While I was combing through my stash to make sure I didn’t re-purchase something I already had, I decided that if I was going to order any more of her patterns, I should probably actually stitch some of those already in the stash.
I had two requirements for starting one:
- It had to be relatively small (with the assumption being that small would be faster)
- I didn’t want to spend a lot of money to get going (especially since I would be purchasing additional projects anyway. Fortunately, I had several already kitted up.
The one I decided on fits both criteria. It’s only about 8-1/2 inches square on congress cloth, and I had the kit.
Unfortunately, I don’t know if in this case small equals faster. Because I apparently didn’t choose something easy. This project is a study in ruskin lace, in which areas of the canvas are completely removed so the stitcher can add threads back in those areas and stitch on the added threads.
Here is Gay Ann’s Ruskin Garden Square:
It’s unfortunately not a terrific photo, since it’s printed on regular copy paper and seems to be a bit washed out.
Time will tell if this doesn’t take as long as I think it might. Stay tuned!
Sunday, November 6, 2011
The first few sections of Magi 3 are indeed complete.
I’ll tell you, though, that it was a close thing. See that far right section? The one that’s kinda bargello-like, but without a repeatable pattern? It could have discouraged me. I could easily have set this aside again, as I did when stressing out over the bargello on Magi #2.
I’m happy to say that I forced myself through it. I’m not completely happy with the way it turned out, due to the overwhelming amount of “confetti” that’s coming through. (In case that’s not clear from the photo, “confetti” = little bits of white canvas showing up in between the stitches.) I’m not sure what I’m going to do about it. I could add one more strand of thread to a few of the stitches where this is most obvious, but I think I’m going to try ink first, instead. Perhaps just coloring some of the worst offenders would help.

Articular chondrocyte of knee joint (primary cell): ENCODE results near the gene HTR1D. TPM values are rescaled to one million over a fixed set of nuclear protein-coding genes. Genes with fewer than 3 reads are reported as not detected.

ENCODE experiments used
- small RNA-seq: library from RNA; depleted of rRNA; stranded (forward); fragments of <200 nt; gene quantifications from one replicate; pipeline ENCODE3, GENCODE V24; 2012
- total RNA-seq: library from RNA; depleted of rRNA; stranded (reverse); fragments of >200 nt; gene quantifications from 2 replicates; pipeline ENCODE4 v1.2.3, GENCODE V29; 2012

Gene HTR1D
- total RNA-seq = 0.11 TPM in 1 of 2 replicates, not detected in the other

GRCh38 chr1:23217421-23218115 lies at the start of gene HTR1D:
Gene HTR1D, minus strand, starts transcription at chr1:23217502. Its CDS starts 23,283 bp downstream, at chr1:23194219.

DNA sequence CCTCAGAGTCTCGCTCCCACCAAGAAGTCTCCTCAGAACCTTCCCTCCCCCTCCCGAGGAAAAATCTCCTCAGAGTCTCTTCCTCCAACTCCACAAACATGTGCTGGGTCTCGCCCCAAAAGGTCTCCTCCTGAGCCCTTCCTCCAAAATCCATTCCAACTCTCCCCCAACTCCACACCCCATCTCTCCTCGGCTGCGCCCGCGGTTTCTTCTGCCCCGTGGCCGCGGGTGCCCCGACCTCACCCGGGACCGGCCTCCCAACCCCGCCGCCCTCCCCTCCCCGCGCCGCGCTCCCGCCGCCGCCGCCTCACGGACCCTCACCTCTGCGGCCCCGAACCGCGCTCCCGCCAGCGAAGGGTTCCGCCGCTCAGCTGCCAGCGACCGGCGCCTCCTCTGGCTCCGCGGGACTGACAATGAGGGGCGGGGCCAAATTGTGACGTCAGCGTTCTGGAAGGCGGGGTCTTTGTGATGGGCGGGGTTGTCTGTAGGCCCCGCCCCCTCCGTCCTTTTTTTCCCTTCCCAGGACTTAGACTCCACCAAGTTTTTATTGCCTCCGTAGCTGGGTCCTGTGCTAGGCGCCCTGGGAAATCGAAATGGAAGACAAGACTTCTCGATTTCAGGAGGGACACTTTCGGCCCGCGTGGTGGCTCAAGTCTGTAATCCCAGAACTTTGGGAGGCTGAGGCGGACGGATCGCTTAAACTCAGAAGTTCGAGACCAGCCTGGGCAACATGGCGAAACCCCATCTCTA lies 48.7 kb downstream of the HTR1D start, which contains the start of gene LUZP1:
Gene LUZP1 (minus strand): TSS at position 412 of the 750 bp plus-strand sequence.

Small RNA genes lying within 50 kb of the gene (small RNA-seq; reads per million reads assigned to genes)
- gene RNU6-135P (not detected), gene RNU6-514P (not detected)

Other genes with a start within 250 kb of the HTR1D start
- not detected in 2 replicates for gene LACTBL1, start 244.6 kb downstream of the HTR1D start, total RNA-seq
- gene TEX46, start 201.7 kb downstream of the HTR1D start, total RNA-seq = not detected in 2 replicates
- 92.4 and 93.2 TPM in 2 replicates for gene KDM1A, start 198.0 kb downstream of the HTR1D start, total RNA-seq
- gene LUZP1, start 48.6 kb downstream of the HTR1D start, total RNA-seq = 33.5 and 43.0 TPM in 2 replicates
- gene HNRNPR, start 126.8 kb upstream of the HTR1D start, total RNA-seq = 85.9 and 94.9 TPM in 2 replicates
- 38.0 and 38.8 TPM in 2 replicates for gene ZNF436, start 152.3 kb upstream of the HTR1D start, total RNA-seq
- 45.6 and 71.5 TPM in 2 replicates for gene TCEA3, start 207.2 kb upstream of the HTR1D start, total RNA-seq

I’m open to other suggestions, though! Please share your tried-and-true solutions to this problem!
Posted by Jeanne at 10:56 PM
Saturday, November 5, 2011
It should come as no surprise to most of you that I have a fairly extensive stash. Okay, a really extensive stash. I have project instructions that I’ve forgotten I’ve purchased. Every once in a while, I go through things and amaze myself with some of the stuff I’ve collected.
Then there are projects where I certainly remember that I have the instructions, but that project just hasn’t reached the top of the “STITCH ME!” pile. One such project is simply named Kimono. It was one of the first must-have counted canvas projects I can recall seeing when I purchased it perhaps ten years ago.
Kimono already has an interesting history to it. It began life in Maggie Lane’s book Gold and Silver Needlepoint, published in 1983. Maggie came up with the outline and all of the division lines. In 1998, Ietje Jackovich published her version, which used Maggie’s outlines, but included all new filler stitches.
And now, nationally-known needlepoint instructor John Waddell has entered the picture. John has reimagined this project yet again. Rather than just three values of a single color family, all stitched in floss, John has introduced multiple colors, variegated threads, and metallics. It brings this slightly dated piece to a project for today’s stitcher.
If you don’t want to stitch on 18-count canvas, don’t worry. Those eleven color combinations have also been pulled for congress cloth, with changes to the metallic sizes as needed.
To top it off, he’s teaching it as online class called Kimono Revisited through Shining Needle Society throughout 2012. If you already have the original book, you pay a discounted class fee (since you don’t need two books!).
Can you tell I’m excited about this class?
If you are too, just head over to the Yahoo! group for the “Home Room” of Shining Needle Society to read more about it, including the pricing information. If you’re not a member of Shining Needle Society yet, what are you waiting for? Membership is free, and you’ll have the opportunity to sign up for any one (or more!) of the seminar-quality online classes offered each year. All you need is a Yahoo! account (also free) to join the SNS_Home_Room group.
And yes, I’m completely unaffiliated with Shining Needle Society, other than being a very satisfied member, customer, and student! Thanks to Kate Gaunt of SNS and John Waddell for letting me post these photos here and go on and on about this upcoming class.
Is anybody joining me?